Study Finds Sales and Profit Growth along with a Rising Optimism about the Future Business Outlook
Toronto, ON (October, 2019) — The 2019 edition of the annual Independent Grocers Financial Survey, a joint study between the Canadian Federation of Independent Grocers (CFIG) and FMS Solutions, documents continued strength and resilience among independent operators with solid sales and profit performances in a very tough marketplace.
Sales and Margin Growth
Over 2018, 62.2% of independent retailers improved same-store sales growth, in addition to 16.2% holding their ground. This resulted in a same-store sales gain of +2.1%, before inflation adjustments. A little more than four in every 10 dollars were generated by perimeter departments, including produce, meat, and deli. “Food culture is shifting, and consumer wants and needs with it,” says Tom Shurrie, President and CEO of CFIG. “Independent grocers know their shoppers and despite being in an environment where shoppers are heavily focused on money-saving measures, they are growing sales by meeting and exceeding the new shopper expectations.”
The marketplace allowed for some margin relief, with the total store margin increasing to 26.9%. Departments with significant margin improvement include grocery, frozen and deli. “Finding growth in a difficult marketplace means focusing on pockets of growth,” says Bob Graybill, President, and CEO of FMS. “Convenience and time-saving is one of the biggest megatrends driving sales right now, and a big reason behind the growth in both frozen foods and deli prepared.”
Expenses Rise Amidst Minimum Wage Woes
The minimum wage increases were a major cause of concern for independents — having a greater impact on business than the competition and the economy. No less than 62.5% saw upwards pressure on their labor costs, which reached a study high of 14.8% of sales. Independents focused on expense reductions in other areas to help offset at least some of the increases in labor costs. “Grocery is a people business,” says Graybill. “While labor costs are rising, current unemployment levels may allow grocers to strengthen their A-team. After all, our best weapon in winning the grocery dollar is people, great people.”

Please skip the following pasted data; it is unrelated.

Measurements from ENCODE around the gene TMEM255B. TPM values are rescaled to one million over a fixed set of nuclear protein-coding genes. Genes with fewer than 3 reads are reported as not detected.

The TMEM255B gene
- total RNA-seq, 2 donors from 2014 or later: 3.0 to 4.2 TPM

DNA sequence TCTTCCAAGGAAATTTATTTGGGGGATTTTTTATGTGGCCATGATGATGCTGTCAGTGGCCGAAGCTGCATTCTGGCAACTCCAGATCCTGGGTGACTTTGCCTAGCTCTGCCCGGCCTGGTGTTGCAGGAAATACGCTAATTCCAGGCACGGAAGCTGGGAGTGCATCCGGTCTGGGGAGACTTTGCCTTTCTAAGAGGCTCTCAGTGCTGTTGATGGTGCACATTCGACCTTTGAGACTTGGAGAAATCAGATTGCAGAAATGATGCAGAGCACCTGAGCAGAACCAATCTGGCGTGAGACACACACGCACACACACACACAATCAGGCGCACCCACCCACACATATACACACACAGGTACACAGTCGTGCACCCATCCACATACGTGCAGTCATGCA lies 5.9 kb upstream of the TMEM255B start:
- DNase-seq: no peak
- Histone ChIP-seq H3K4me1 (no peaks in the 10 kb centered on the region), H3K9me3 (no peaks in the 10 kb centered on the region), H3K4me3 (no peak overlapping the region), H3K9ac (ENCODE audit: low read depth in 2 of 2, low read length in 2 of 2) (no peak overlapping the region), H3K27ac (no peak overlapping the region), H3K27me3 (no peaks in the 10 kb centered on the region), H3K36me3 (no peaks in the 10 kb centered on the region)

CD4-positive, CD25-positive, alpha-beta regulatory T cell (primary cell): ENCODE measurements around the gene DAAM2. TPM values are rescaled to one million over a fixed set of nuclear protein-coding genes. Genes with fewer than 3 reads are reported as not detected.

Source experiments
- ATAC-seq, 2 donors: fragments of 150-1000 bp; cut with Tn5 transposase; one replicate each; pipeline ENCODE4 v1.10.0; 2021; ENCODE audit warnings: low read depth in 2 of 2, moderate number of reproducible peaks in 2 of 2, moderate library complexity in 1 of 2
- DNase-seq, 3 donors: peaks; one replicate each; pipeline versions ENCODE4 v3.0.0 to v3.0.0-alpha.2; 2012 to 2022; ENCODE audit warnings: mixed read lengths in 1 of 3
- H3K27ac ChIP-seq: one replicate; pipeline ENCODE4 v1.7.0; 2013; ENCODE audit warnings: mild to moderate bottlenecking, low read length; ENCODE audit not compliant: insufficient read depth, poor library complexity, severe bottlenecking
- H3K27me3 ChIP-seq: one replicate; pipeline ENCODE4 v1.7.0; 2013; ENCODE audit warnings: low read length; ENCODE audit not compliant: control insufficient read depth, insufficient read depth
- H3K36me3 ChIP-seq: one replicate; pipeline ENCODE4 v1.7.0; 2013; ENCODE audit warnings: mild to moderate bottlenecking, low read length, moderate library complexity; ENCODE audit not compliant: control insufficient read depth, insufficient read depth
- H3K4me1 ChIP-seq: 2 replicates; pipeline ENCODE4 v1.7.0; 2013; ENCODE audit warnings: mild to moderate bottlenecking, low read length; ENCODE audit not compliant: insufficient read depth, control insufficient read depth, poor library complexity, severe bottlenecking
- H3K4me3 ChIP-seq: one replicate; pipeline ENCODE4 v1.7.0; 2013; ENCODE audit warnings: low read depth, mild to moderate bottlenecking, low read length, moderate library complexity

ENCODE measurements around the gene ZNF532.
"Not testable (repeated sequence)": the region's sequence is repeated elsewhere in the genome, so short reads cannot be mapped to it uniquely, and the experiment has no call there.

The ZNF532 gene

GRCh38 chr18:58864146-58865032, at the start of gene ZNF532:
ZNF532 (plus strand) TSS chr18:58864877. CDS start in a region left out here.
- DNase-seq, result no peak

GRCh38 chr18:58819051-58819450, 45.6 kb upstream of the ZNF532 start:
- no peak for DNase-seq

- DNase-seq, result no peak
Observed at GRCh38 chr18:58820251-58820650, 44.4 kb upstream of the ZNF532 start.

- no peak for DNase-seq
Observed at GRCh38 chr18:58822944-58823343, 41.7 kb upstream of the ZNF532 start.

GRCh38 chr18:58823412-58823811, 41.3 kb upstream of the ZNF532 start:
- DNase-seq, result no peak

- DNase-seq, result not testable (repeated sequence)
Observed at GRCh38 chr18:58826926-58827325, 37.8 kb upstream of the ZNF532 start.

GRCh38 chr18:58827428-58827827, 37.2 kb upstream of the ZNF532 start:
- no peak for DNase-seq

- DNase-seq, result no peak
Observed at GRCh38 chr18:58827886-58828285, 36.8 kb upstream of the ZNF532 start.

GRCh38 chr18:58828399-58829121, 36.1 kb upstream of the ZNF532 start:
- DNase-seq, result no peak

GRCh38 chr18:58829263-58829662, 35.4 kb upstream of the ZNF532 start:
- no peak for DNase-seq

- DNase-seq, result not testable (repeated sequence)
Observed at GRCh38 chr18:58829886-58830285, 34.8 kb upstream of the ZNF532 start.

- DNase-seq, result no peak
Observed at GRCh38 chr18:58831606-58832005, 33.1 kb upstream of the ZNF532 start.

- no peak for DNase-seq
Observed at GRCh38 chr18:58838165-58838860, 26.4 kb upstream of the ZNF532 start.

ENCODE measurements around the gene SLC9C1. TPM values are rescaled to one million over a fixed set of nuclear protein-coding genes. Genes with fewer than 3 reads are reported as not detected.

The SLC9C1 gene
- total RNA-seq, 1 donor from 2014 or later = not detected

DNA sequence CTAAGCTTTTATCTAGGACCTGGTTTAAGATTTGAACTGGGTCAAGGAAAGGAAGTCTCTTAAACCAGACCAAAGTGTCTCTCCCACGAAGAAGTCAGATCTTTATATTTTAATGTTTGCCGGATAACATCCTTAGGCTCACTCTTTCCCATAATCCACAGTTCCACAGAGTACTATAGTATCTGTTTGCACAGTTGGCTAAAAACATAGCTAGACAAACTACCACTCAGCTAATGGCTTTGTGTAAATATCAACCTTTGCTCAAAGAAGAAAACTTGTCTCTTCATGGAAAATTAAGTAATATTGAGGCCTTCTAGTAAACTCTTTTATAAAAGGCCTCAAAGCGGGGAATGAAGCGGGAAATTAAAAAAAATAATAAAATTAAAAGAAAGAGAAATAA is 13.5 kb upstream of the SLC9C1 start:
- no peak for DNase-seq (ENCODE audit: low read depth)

Lessons from the Nation’s Profit Leaders
With an increase in same-store sales and slight improvements in margins, but rising expenses, the net profit before taxes was unchanged at 1.5% of sales. More than anything, the independent marketplace grew more divided. The profit leaders, those in the 25th percentile in net profit performance, pulled away further and averaged 5.4% net profits. Common traits among profit leaders include a high focus on fresh, particularly meat and produce, along with strong margin and expense management. They show a clear commitment to keeping long-term debts low, reinvest profits into their companies and maintain excellent inventory and shrink management —all paying off in above-average sales, margin and profit growth.
Wait and See Mode Regarding Investments
The lack of economic growth is causing independents to be in a wait-and-see mode in terms of capital investments, store and program/service development. Today, fewer than 40% of independent grocers are offering e-commerce and just 12.9% of independents are planning on adding online ordering in the next year. “Continued investment in stores and online capabilities will be a key step for continued growth,” says Shurrie. “But more than anything, this study shows the business savvy and resilience of the independent operator for years to come.”
Individuals or companies can purchase a print copy of the report: